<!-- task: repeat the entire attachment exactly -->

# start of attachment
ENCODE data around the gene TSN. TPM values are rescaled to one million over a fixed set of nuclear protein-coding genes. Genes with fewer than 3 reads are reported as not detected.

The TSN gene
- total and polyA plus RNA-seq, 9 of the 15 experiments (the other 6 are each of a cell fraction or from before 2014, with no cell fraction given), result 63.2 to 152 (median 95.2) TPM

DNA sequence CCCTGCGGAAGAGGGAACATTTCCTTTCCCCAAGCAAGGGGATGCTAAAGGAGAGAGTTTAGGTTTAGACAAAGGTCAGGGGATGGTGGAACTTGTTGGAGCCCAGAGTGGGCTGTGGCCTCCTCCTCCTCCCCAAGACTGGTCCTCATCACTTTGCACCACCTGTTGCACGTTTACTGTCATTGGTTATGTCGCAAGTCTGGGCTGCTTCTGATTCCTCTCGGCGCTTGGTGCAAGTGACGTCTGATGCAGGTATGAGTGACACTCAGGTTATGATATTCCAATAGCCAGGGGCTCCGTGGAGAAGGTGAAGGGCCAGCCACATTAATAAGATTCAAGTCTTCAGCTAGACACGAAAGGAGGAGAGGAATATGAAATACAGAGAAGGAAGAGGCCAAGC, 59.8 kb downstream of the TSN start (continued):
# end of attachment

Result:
ENCODE data around the gene TSN. TPM values are rescaled to one million over a fixed set of nuclear protein-coding genes. Genes with fewer than 3 reads are reported as not detected.

The TSN gene
- total and polyA plus RNA-seq, 9 of the 15 experiments (the other 6 are each of a cell fraction or from before 2014, with no cell fraction given), result 63.2 to 152 (median 95.2) TPM

DNA sequence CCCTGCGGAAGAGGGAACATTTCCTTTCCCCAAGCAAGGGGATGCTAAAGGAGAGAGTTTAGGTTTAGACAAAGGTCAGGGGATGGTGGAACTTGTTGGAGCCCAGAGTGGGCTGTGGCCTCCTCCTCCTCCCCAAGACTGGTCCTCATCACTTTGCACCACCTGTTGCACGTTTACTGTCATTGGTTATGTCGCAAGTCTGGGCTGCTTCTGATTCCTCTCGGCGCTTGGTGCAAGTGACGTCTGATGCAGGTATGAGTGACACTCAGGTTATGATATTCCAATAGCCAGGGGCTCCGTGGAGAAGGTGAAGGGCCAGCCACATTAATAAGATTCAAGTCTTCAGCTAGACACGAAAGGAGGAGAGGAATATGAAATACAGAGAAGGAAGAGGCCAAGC, 59.8 kb downstream of the TSN start (continued):